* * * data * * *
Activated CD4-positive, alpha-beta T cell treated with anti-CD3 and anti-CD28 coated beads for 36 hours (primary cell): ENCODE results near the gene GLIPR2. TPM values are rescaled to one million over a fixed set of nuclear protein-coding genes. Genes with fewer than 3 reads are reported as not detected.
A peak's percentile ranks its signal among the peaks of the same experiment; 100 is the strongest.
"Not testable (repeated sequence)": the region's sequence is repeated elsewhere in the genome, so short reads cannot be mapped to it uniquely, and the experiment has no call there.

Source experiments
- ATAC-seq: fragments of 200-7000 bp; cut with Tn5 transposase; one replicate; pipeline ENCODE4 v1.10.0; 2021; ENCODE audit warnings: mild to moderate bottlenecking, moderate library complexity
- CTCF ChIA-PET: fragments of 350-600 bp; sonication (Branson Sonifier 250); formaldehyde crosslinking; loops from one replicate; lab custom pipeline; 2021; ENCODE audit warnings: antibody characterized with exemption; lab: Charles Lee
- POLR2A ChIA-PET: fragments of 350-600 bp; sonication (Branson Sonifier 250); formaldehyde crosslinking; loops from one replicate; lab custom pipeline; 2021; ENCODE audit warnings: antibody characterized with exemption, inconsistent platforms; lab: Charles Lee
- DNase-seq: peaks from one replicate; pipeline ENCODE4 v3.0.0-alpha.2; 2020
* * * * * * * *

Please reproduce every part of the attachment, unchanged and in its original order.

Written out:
Activated CD4-positive, alpha-beta T cell treated with anti-CD3 and anti-CD28 coated beads for 36 hours (primary cell): ENCODE results near the gene GLIPR2. TPM values are rescaled to one million over a fixed set of nuclear protein-coding genes. Genes with fewer than 3 reads are reported as not detected.
A peak's percentile ranks its signal among the peaks of the same experiment; 100 is the strongest.
"Not testable (repeated sequence)": the region's sequence is repeated elsewhere in the genome, so short reads cannot be mapped to it uniquely, and the experiment has no call there.

Source experiments
- ATAC-seq: fragments of 200-7000 bp; cut with Tn5 transposase; one replicate; pipeline ENCODE4 v1.10.0; 2021; ENCODE audit warnings: mild to moderate bottlenecking, moderate library complexity
- CTCF ChIA-PET: fragments of 350-600 bp; sonication (Branson Sonifier 250); formaldehyde crosslinking; loops from one replicate; lab custom pipeline; 2021; ENCODE audit warnings: antibody characterized with exemption; lab: Charles Lee
- POLR2A ChIA-PET: fragments of 350-600 bp; sonication (Branson Sonifier 250); formaldehyde crosslinking; loops from one replicate; lab custom pipeline; 2021; ENCODE audit warnings: antibody characterized with exemption, inconsistent platforms; lab: Charles Lee
- DNase-seq: peaks from one replicate; pipeline ENCODE4 v3.0.0-alpha.2; 2020